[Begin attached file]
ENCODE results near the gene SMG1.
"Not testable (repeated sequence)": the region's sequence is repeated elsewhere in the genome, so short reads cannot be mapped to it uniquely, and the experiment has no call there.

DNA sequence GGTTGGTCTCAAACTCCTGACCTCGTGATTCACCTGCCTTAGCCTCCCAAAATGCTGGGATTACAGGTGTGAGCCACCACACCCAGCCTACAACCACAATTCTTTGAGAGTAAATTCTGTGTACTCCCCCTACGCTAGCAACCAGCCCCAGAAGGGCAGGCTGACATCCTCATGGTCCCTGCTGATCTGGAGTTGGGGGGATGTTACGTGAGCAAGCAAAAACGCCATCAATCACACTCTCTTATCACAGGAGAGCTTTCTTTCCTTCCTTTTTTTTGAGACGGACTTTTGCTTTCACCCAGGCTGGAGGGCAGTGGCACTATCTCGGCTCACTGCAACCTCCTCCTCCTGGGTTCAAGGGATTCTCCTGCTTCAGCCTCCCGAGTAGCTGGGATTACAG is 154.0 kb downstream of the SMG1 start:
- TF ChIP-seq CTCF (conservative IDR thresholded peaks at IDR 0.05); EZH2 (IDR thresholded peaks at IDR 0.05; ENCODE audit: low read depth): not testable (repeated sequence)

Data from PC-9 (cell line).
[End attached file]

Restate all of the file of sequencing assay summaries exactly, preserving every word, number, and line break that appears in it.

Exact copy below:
ENCODE results near the gene SMG1.
"Not testable (repeated sequence)": the region's sequence is repeated elsewhere in the genome, so short reads cannot be mapped to it uniquely, and the experiment has no call there.

DNA sequence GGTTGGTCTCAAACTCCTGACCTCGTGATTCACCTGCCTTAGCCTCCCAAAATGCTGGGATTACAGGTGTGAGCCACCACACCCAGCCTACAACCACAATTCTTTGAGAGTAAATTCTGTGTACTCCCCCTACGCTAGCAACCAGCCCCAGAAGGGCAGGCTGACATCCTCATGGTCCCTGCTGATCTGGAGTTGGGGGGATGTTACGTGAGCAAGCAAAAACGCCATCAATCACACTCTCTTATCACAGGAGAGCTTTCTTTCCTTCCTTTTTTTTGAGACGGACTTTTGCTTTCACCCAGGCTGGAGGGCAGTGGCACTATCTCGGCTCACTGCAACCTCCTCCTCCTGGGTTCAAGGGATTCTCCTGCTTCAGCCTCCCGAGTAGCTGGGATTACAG is 154.0 kb downstream of the SMG1 start:
- TF ChIP-seq CTCF (conservative IDR thresholded peaks at IDR 0.05); EZH2 (IDR thresholded peaks at IDR 0.05; ENCODE audit: low read depth): not testable (repeated sequence)

Data from PC-9 (cell line).